Philip the Apostle and Christ
Malcolm C. Davis, Leeds, England
Turning on, therefore, to John 12. 20-26, where we next read of Philip, we find that here, having been proved by his Lord, Philip is also The Seeker Taught by Him five days before the Passover and the Lord's crucifixion. Here Philip is taught the significance of that approaching death and both the cost and the final reward of true discipleship. The occasion was that when the Greeks who during the Jewish feast which they had come to participate in directly approached Philip with their request to see Jesus. We are not told why they made such a request. Perhaps they were unsatisfied with the dead formality of Judaism as practised at that time. Again, we are not told why they selected Philip as their go-between. Perhaps they sensed that he was more approachable than the other disciples, being by nature a more retiring sort of person, or perhaps it was his Greek name and Gentile Galilean associations that influenced them. Be that as it may; one thing is certain, that both Philip and the Greeks were seekers as yet not fully satisfied spiritually. Philip consulted Andrew, probably because the Greeks were Gentiles and Philip was uncertain as to his Master's reaction to a Gentile request. Then they both told the Lord of this request. The Lord's reply was intended as much for Philip as for the Greeks. For it showed that He realized that the hour of His suffering followed by His resurrection glory had at last arrived. Like the corn of wheat sown in the ground, Christ had to die before this harvest could occur. His incarnation alone was not enough to save a single human soul. Gentile believers today are part of the 'much fruit' that the death of Christ procured, so that in the New Testament church of Christ the distinction between Jewish and Gentile believers is now obliterated, and both Jews and Gentiles stand before God on the same righteous basis of the sacrifice of Christ for sin at Calvary's cross.
The Lord then went on to apply this principle of yielding His life to death as the only way to reap a spiritual harvest to all His disciples. He teaches Philip and ourselves that this is the only way to find and enjoy the truly satisfying spiritual life, eternal life, which is essentially the participation by the believer in the fellowship that has always existed between the Persons of the Godhead. The careful bible student should note that in verse 25 there are two different Greek words for 'life' used, namely, (1) Psuche, soul, or natural life, which must be yielded to God in order to gain (2) Zoe, spiritual and eternal life. The soul is not inherently evil like indwelling sin. So we learn that we must be prepared to forgo legitimate things in this world in favour of, and to promote, our spiritual fellowship with God. Then as a by-product of eternal life with God our souls will be satisfied in a fuller way, both now and in eternity, than would otherwise be the case. For self-sacrificing service for God will gain a place in heaven with Christ and honour from God the Father in glory despite our missing such honour in this world.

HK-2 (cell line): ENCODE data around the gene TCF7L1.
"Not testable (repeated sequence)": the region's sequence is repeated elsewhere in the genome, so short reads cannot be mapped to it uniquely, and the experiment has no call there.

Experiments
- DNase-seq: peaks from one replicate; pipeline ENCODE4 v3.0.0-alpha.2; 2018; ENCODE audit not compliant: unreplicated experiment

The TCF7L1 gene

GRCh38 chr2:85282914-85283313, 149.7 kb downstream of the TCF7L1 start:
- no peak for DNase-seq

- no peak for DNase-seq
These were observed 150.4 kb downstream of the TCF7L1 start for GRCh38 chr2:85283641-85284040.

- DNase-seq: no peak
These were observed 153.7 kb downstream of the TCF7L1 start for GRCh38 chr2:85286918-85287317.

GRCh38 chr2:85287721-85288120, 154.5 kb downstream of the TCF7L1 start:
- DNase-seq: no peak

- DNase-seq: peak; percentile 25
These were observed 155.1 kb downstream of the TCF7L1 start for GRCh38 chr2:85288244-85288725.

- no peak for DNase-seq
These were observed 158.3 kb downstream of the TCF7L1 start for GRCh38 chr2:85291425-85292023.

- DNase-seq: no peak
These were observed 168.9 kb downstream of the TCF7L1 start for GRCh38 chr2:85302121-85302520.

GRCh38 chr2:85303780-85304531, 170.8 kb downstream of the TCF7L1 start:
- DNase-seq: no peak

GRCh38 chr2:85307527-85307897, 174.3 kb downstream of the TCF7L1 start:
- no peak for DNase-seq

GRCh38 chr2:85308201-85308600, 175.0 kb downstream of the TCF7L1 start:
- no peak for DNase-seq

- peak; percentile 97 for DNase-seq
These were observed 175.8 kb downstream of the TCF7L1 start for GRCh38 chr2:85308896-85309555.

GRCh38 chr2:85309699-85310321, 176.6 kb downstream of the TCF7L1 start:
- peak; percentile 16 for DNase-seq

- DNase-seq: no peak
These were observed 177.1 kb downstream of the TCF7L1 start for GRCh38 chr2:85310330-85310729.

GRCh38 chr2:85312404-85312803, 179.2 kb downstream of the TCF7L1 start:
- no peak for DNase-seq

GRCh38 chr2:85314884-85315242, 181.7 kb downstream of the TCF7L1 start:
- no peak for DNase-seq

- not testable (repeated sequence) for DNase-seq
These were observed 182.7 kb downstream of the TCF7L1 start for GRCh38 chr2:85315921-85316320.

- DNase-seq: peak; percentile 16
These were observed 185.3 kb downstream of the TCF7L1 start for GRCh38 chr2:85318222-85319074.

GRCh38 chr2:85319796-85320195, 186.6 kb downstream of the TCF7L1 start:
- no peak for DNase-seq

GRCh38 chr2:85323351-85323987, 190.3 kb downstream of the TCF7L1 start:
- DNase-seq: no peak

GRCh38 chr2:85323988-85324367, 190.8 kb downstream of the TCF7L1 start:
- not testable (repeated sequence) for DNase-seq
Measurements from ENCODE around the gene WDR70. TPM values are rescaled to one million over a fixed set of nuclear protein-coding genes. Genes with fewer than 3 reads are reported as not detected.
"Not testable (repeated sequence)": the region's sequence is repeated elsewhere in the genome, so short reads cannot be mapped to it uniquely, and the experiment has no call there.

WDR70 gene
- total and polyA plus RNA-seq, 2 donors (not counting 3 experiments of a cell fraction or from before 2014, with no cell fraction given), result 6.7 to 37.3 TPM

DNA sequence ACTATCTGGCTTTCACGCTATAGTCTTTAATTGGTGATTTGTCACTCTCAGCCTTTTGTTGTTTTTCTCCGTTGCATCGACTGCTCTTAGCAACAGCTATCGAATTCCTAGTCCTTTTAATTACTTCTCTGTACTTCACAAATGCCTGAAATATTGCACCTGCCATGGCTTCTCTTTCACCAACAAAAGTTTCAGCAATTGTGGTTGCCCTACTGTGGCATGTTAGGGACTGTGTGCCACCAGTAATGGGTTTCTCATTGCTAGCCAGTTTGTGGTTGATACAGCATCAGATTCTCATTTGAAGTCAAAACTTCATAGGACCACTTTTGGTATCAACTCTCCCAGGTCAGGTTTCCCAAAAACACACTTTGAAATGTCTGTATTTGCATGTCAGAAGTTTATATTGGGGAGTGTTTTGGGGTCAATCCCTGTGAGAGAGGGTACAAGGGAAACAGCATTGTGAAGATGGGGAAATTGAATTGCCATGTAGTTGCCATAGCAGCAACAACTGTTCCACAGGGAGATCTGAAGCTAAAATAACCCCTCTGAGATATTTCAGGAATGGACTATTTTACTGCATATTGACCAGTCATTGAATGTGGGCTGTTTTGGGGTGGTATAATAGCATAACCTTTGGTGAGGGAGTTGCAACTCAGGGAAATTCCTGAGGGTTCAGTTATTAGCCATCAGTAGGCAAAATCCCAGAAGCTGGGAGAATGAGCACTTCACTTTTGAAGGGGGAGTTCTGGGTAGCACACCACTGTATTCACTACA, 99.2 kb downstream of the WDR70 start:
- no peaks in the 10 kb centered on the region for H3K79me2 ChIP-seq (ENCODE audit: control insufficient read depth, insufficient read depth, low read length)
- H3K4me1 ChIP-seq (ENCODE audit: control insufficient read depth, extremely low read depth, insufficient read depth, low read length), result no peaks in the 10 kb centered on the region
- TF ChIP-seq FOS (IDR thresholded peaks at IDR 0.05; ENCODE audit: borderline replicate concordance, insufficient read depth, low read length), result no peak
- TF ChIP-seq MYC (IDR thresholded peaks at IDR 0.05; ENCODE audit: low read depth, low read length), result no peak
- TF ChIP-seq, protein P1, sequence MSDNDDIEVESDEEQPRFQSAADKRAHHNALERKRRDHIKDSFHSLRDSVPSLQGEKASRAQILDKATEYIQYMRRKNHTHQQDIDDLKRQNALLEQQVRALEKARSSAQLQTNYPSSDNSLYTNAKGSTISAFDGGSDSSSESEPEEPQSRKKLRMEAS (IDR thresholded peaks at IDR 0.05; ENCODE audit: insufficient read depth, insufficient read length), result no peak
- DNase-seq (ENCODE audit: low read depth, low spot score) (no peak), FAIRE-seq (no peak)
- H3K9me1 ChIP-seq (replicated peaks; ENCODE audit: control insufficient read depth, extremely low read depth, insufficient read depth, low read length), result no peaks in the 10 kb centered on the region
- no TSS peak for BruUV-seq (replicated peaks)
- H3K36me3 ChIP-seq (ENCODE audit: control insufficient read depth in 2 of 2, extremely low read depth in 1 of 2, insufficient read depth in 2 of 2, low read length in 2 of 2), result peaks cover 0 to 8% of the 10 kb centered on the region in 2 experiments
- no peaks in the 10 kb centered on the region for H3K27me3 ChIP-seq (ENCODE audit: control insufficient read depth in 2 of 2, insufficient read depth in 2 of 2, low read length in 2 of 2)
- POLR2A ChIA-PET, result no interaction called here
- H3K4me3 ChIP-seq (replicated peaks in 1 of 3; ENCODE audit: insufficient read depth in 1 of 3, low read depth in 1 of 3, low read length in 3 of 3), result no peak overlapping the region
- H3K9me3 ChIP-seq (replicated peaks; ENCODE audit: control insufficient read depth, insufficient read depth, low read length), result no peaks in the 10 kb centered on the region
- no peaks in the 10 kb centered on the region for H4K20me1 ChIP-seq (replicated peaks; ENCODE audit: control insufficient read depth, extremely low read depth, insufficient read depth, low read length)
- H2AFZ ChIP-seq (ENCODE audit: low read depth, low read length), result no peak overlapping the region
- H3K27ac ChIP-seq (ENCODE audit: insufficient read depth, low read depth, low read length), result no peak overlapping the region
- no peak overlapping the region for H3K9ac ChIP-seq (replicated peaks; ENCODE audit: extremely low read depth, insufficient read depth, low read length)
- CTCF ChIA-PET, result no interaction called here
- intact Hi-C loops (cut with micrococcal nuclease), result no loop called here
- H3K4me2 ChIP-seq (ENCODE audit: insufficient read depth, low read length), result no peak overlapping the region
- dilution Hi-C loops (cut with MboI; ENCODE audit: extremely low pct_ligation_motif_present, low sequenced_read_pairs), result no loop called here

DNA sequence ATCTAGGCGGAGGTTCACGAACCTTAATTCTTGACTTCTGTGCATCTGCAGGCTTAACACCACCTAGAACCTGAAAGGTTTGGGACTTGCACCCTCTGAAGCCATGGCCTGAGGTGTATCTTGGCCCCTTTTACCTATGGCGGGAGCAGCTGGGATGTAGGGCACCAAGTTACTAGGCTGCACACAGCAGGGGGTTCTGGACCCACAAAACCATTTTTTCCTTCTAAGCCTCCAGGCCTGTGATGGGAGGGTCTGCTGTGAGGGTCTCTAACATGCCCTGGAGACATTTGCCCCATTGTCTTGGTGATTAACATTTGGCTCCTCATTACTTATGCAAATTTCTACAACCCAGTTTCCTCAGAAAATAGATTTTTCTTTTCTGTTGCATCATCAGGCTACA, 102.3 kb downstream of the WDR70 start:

Now, finally, in John 14. 6-11 we find Philip as The Seeker Satisfied by faith in Christ as the eternal Son of the Father. In verse 8 we see that Philip had still not reached the end of his spiritual search, and he was concerned that Jesus spoke of leaving them. Only here did Philip take the initiative with the Lord in his request, 'Show us the Father, and it sufficeth us'. Note the word 'suffice' that Philip used here and compare it with his statement in chapter 6. 7 concerning what he calculated was 'not sufficient' to satisfy the hunger of the crowd there. Philip seems to have wanted a supernatural vision of God such as was granted to Moses and Elijah, but he thus revealed that he was totally blind to the revelation of the Father in the nature and incarnate life of Christ as the Son of God. Philip had lived and worked with Jesus for over three years now, but had still failed to appreciate this revelation in His very moral life and ministry of miracles, that is, the works which were the evidence of His close relationship with God His Father. How disappointed the Lord was in His slow-learning disciple. We too need to learn that the Lord Jesus Christ in His perfectly sinless manhood is the fully sufficient revelation of the Father: 'He that hath seen me hath seen the Father' and this was the final obstacle in his spiritual search for full satisfaction in His Lord. Probably neither he nor the other disciples properly appreciated this truth about their Lord until after His resurrection and the coming of the Holy Spirit to indwell and empower them at Pentecost.
Yet would we, too, not need just as many lessons as Philip from the Lord before we find spiritual satisfaction both in this life in discipleship to Christ and in eternity future in glory? How gracious and patient the Lord is to deal with us like Philip the apostle, a slow learner and a nobody in this world, yet intent on his search for spiritual satisfaction. So may we be helped by this study of the Lord's dealings with Philip as recorded in John's Gospel to avoid his mistakes and find in our Master full spiritual satisfaction as a by-product of trusting and following Him fully.